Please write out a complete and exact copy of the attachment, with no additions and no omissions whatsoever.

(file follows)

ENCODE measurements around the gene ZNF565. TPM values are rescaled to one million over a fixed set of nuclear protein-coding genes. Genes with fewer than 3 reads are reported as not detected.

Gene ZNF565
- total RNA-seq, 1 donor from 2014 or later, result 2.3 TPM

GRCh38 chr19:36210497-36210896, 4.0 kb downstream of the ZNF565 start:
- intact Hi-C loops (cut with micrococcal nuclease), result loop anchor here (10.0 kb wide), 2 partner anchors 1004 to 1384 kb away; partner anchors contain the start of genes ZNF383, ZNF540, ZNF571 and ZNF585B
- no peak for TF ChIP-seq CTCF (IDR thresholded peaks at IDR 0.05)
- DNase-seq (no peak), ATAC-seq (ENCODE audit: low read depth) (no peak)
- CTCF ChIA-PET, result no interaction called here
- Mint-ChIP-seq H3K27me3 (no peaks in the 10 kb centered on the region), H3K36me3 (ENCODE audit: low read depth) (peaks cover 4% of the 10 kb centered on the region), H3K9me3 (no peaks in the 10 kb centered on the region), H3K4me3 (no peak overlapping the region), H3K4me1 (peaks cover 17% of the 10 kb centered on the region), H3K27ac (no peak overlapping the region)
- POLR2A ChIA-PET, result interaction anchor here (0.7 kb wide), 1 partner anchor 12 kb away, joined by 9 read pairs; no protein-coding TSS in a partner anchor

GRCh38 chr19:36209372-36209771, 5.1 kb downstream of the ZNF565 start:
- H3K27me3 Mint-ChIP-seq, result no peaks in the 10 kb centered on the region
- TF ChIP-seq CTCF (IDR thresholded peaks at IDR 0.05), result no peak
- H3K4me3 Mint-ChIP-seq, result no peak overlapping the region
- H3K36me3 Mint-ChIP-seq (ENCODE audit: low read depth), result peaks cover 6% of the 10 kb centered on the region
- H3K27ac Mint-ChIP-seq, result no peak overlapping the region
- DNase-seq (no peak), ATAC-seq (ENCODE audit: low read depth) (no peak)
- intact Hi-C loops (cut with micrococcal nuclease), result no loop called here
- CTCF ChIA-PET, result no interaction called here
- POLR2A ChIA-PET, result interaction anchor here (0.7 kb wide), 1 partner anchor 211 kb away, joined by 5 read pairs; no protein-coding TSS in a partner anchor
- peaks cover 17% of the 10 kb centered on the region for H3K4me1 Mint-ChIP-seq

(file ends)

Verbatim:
ENCODE measurements around the gene ZNF565. TPM values are rescaled to one million over a fixed set of nuclear protein-coding genes. Genes with fewer than 3 reads are reported as not detected.

Gene ZNF565
- total RNA-seq, 1 donor from 2014 or later, result 2.3 TPM

GRCh38 chr19:36210497-36210896, 4.0 kb downstream of the ZNF565 start:
- intact Hi-C loops (cut with micrococcal nuclease), result loop anchor here (10.0 kb wide), 2 partner anchors 1004 to 1384 kb away; partner anchors contain the start of genes ZNF383, ZNF540, ZNF571 and ZNF585B
- no peak for TF ChIP-seq CTCF (IDR thresholded peaks at IDR 0.05)
- DNase-seq (no peak), ATAC-seq (ENCODE audit: low read depth) (no peak)
- CTCF ChIA-PET, result no interaction called here
- Mint-ChIP-seq H3K27me3 (no peaks in the 10 kb centered on the region), H3K36me3 (ENCODE audit: low read depth) (peaks cover 4% of the 10 kb centered on the region), H3K9me3 (no peaks in the 10 kb centered on the region), H3K4me3 (no peak overlapping the region), H3K4me1 (peaks cover 17% of the 10 kb centered on the region), H3K27ac (no peak overlapping the region)
- POLR2A ChIA-PET, result interaction anchor here (0.7 kb wide), 1 partner anchor 12 kb away, joined by 9 read pairs; no protein-coding TSS in a partner anchor

GRCh38 chr19:36209372-36209771, 5.1 kb downstream of the ZNF565 start:
- H3K27me3 Mint-ChIP-seq, result no peaks in the 10 kb centered on the region
- TF ChIP-seq CTCF (IDR thresholded peaks at IDR 0.05), result no peak
- H3K4me3 Mint-ChIP-seq, result no peak overlapping the region
- H3K36me3 Mint-ChIP-seq (ENCODE audit: low read depth), result peaks cover 6% of the 10 kb centered on the region
- H3K27ac Mint-ChIP-seq, result no peak overlapping the region
- DNase-seq (no peak), ATAC-seq (ENCODE audit: low read depth) (no peak)
- intact Hi-C loops (cut with micrococcal nuclease), result no loop called here
- CTCF ChIA-PET, result no interaction called here
- POLR2A ChIA-PET, result interaction anchor here (0.7 kb wide), 1 partner anchor 211 kb away, joined by 5 read pairs; no protein-coding TSS in a partner anchor
- peaks cover 17% of the 10 kb centered on the region for H3K4me1 Mint-ChIP-seq